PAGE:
The University of North Carolina
Herbarium has catalogued approximately a dozen specimens collected by Rebecca
Bridgers. As cataloguing of the collection continues it is likely that more
will be found.
Photo and signature of Rebecca “Reba” Bridgers from United
States passport application, 1918.
Ms. Bridgers' name is variously
rendered as "Miss Bridgers," "Reba Bridges," "Reba
Bridgers," "Rebecca Bridges," "Rebecca Bridgers" on
herbarium specimen labels. The earliest specimen collected by Ms. Bridgers
that has been catalogued is Asimina
parviflora, collected “on a hill
near Creek, Tarboro, N.C.” in 1922. The latest specimen, Nolina georgiana, was “found in sandy places from Augusta to
Douglas, Georgia” in 1947.
Rebecca "Reba" Routh Bridges was born 18 October, 1882 to Laura
Placidia Clark and John Luther Bridgers, Jr. Her father, together with J.
Kelly Turner, a student at Trinity College, wrote History of Edgecombe
County, North Carolina (1920, Edwards & Broughton Printing Co.,
Raleigh, NC). Heather Anderson of East Carolina University's Joyner Library
Topics in this comprehensive look at
the many eras in Edgecombe County history include origins and colonial
settlements, the Revolution, various levels of politics, slavery and the
Civil War, agriculture and industry, and religion. The book contains maps,
sketches, and photographs.
Reba's paternal grandfather was John Luther Bridgers, Captain of the
Edgecombe Guards (also known as the Betel Unit of the 1st North Carolina)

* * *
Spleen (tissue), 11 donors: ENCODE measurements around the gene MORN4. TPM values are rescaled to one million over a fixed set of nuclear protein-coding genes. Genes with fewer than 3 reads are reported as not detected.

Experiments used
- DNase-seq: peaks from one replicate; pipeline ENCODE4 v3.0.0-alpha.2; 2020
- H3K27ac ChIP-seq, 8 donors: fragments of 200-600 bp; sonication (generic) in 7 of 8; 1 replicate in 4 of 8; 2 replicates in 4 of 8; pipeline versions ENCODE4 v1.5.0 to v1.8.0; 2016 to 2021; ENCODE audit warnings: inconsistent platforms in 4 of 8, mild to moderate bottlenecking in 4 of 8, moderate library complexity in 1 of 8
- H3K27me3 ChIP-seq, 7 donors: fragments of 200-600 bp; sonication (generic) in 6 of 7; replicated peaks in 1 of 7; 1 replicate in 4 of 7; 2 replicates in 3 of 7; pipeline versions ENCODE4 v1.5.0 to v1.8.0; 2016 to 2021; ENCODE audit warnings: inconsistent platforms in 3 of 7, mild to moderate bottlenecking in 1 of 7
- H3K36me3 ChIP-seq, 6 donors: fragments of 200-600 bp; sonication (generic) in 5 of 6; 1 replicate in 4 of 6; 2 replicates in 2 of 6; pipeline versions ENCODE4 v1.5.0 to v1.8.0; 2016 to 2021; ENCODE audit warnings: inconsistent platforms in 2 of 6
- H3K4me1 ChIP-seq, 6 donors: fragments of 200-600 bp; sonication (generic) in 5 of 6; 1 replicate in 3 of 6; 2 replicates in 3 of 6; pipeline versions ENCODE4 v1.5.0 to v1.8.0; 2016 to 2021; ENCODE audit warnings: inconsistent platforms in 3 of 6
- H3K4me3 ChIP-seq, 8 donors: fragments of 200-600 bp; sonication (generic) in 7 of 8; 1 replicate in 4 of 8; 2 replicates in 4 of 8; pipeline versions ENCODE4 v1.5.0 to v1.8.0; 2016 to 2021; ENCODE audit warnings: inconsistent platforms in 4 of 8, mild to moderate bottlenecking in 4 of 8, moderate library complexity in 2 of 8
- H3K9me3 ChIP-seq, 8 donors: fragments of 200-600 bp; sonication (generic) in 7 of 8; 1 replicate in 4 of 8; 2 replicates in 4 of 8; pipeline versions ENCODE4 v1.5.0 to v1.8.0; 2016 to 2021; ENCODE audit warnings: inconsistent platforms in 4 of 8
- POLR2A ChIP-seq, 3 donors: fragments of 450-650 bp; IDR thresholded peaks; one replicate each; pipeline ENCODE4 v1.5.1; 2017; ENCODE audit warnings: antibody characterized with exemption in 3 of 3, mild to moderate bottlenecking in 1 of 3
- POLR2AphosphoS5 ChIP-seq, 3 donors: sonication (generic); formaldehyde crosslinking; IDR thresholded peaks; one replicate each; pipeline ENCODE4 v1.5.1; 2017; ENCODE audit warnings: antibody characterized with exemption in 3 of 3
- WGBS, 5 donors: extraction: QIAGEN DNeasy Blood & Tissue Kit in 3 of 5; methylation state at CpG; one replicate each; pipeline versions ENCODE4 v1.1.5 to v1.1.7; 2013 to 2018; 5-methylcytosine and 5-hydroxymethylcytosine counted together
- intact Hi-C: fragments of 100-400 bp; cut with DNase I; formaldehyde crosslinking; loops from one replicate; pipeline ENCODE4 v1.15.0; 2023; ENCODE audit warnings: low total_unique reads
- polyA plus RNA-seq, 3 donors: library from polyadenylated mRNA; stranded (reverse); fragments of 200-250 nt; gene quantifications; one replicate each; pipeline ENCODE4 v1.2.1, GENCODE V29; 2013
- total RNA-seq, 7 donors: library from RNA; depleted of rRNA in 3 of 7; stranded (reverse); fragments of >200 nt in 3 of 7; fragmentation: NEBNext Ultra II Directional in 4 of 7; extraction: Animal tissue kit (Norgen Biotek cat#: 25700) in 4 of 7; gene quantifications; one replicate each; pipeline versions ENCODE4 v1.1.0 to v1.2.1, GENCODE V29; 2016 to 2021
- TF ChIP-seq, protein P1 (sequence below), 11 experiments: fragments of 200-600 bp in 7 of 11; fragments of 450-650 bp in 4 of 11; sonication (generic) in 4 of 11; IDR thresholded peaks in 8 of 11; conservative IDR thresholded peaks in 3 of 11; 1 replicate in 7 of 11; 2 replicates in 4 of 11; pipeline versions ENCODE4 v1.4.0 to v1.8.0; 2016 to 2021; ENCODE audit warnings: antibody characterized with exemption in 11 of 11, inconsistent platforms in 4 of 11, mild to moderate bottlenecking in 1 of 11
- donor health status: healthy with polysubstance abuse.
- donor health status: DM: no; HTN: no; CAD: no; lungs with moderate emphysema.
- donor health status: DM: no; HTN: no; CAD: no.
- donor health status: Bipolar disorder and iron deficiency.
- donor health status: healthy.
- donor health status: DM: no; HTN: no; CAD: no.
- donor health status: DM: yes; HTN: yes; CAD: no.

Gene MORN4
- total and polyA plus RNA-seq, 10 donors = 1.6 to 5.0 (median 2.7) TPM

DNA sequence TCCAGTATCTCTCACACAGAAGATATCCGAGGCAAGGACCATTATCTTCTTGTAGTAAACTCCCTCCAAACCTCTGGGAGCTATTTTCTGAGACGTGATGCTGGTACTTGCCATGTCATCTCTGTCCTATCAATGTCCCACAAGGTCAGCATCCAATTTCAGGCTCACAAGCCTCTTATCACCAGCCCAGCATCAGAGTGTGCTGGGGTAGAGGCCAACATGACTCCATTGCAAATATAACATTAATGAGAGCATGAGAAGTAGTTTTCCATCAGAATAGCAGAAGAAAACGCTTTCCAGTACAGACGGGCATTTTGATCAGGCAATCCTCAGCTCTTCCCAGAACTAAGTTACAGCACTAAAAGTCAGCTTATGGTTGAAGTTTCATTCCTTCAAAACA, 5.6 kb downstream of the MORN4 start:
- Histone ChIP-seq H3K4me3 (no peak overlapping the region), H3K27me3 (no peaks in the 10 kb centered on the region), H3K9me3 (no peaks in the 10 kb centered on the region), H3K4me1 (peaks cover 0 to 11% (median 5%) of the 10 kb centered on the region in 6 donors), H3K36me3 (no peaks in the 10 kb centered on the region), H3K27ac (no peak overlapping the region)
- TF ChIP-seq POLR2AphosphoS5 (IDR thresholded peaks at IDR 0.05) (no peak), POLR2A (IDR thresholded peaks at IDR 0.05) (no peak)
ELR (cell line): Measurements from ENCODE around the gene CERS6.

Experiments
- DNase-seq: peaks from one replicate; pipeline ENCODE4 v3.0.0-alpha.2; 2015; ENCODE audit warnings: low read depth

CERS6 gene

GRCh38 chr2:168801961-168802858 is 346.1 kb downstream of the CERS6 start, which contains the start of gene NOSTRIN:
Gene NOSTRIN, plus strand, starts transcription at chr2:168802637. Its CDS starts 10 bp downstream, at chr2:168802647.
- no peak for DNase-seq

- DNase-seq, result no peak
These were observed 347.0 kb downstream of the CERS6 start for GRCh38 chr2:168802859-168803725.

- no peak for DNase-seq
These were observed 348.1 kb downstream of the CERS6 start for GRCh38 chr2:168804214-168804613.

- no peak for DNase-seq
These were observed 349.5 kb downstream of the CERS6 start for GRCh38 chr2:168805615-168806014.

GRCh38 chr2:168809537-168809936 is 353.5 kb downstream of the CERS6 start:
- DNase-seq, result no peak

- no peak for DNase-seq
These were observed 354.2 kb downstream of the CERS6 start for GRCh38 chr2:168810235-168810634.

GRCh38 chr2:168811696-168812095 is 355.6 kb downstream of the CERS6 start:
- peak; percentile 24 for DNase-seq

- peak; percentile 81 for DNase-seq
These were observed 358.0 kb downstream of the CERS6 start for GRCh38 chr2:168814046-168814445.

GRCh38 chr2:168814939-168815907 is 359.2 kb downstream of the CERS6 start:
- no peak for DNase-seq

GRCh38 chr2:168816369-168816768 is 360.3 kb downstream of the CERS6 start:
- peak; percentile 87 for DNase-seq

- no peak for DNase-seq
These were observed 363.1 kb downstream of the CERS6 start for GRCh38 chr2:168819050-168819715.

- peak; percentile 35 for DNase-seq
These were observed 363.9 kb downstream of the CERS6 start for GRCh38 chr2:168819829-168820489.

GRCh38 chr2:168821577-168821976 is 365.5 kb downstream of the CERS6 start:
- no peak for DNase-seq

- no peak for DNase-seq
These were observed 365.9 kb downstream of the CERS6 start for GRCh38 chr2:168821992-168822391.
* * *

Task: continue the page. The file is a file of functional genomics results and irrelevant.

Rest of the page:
during the Civil War. He served as the Commander of Fort Macon during that
conflict. John, Sr. owned "The Grove," currently known as the
Blount-Bridgers House, in Tarboro, Edgecombe County.
Reba Bridgers' maternal grandfather was Henry Toole Clark (1808-1874),
governor of North Carolina 1861-1862. Clark was a member of the North
Carolina Senate from 1850 to 1861, and served as Senate Speaker from 1858 to
1861. Governor John W. Ellis died in office on 7 July 1861, and Speaker Clark
assumed the duties of Governor. Clark again served in the North Carolina
Senate from 1866-1867. Reba was born at "Hilma," the Clark family
home, and a photograph of this home can be found on page 84 of Monika
Fleming’s book, IMAGES OF AMERICA:
ECHOES OF EDGECOMB COUNTY 1860-1940.
Henry Toole Clark, governor of North Carolina 1861-1862,
and Reba Bridgers’ maternal grandfather
Nothing is known about Reba Bridgers’
education. Unlike many of the male
members of the Bridgers family, she was not allowed by the times to attend
the University of North Carolina at Chapel Hill. The 1919 United States Federal Census lists
“Reba Bridgers” living with her parents and siblings Henry C. (age 34,
occupation “own income”) and Mary G. (age 31, occupation “railroad president”). Given that this was 1910, it is safe to
assume that Henry’s and Mary’s occupations were mistakenly switched by the
census taker! According to historian